The layout design of a plastic injection mold is a very comprehensive job. To do it, you must understand the gate types, the design and machining of the parting surface, the distribution of the ejector pins and the appearance requirements as well as some common injection defects of the product. The steps of the injection mold layout design are described as below.
Firstly, before you design a injection mold for a particular product, the first thing to consider is the location and type of the gate, which is again affected by the number of cavities and whether the product is an exterior part. There are one-cavity molds, which are usually used for production of large parts or special-shaped products; the two-cavity mold is the easiest to handle, and this layout is the most suitable for the large edge gate or submarine gate, followed by the four-cavity mold, which is the combination of two two-cavity molds, but the length of the runner should be taken into consideration. An appropriate length not only helps save material, but also facilitate smooth plastic feeding; the six- / eight- and sixteen-cavity molds can be said to be the variations of the four-cavity mold. When designing the runner, the upper level runner needs to be 25% larger than the next level runner. In addition, if the product is an exterior part, it is not possible to use the large edge gate for most of the time, because the appearance will be affected. At this point, it is more common to use pinpoint gate and submarine gate located in the ejector pin, but for the latter, the surface of the product might be scratched, so special attention is required.
Second, with regard to the design of the parting surface, the first thing to do is to check the undercut issue. When designing the parting surface, we must also consider the structure, the strength and feasibility of the structure, as well as the machine ability of the parting surface and the processing capacity of the factory. Try to choose a flat parting surface over a curvy one.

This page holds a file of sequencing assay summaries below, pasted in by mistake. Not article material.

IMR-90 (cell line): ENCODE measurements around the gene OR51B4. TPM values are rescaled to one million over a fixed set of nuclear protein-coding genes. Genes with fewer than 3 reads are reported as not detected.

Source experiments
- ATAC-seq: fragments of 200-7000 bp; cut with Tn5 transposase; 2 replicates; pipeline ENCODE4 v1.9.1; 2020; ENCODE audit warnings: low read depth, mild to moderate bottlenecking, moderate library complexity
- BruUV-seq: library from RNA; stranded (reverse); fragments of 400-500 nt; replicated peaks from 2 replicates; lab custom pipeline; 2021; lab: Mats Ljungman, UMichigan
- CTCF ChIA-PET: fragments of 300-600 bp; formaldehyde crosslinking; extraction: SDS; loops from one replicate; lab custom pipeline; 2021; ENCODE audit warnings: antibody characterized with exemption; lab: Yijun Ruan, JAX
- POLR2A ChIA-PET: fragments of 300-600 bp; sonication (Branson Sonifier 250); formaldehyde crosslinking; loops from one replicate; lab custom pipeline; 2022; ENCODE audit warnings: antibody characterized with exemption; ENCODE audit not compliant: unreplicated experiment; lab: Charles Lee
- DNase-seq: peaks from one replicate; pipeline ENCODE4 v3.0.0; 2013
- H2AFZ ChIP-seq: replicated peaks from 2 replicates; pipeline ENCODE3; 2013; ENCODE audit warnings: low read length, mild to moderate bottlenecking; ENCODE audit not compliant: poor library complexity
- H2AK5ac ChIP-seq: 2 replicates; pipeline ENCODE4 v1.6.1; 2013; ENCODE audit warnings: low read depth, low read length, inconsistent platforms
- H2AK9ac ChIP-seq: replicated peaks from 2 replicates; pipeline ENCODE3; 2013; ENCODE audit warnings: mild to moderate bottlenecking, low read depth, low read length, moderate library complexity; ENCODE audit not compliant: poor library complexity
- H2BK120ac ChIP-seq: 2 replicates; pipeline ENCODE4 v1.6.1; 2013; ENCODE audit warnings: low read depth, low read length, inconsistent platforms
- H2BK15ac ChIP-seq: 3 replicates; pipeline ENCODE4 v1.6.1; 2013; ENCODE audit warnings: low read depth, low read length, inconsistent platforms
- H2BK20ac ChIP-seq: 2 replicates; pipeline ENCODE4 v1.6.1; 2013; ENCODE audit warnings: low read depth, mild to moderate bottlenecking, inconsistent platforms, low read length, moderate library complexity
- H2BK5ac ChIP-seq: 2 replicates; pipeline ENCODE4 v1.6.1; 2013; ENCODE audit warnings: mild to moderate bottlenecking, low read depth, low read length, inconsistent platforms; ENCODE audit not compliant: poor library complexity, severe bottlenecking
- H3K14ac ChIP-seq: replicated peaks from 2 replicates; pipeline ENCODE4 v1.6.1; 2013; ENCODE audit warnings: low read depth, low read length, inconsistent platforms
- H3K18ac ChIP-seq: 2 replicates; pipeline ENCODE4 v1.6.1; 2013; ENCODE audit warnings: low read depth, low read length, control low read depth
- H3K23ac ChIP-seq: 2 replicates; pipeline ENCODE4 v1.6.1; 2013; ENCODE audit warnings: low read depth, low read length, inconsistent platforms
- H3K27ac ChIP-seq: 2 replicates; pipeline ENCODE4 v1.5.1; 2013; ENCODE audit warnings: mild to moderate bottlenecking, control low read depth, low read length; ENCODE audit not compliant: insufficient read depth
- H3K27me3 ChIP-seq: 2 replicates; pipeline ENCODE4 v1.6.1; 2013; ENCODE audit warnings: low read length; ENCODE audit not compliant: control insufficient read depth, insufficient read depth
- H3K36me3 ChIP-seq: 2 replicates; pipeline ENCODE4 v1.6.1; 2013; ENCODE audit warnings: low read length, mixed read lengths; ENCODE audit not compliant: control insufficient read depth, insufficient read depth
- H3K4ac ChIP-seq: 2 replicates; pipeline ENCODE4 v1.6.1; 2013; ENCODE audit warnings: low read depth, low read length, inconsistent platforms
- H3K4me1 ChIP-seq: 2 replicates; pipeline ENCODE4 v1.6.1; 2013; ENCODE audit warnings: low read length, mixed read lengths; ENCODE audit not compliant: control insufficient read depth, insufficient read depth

Third, if all of the above are confirmed, you can determine the size of the mold core. At this time, all the product drawings should be completed in 1:1. Then copy and mirror and multiply by the shrinkage rate of the product. Next, we use the mirrored and multiplied graph to design the layout. We take the two-cavity mold as an example to explain it – for a two-cavity mold, there is a runner between the two products. Then, how do we determine the length of the runner? Usually, the sprue is at the center of the mold base, so the distance between the two products must be at least able to accommodate the sprue, while guaranteeing the steel strength for the melt to reach the cavity.
If the sprue diameter is 12mm, there must be at least 30mm between the two products. Of course, this also depends on the size and height of the product. It is best to ensure that the center distance between the two products is an integer. Once the centers of the two products are confirmed, the size of the mold core / insert can be determined. Usually, 30mm from the product edge is enough, and some details might need to be adjusted according to the actual situation. The size of the mold core / cavity is mainly affected by the cooling channel and the screws that lock the core / insert. The cooling channel is mainly affected by the size of the product and the distribution of the ejector pin, while the distribution of the ejector pin is based on the product. After all these are confirmed, it is time to identify the size of the mold base, which is prox. the size of the mold core / cavity plus 50mm. But it is still necessary to call the mold base out to check it. A principle must be followed that at least 10mm should be maintained between the edge of the mold core / cavity and the edge of the return pin, while the best distance to the edge of the ejector plate is ±5mm.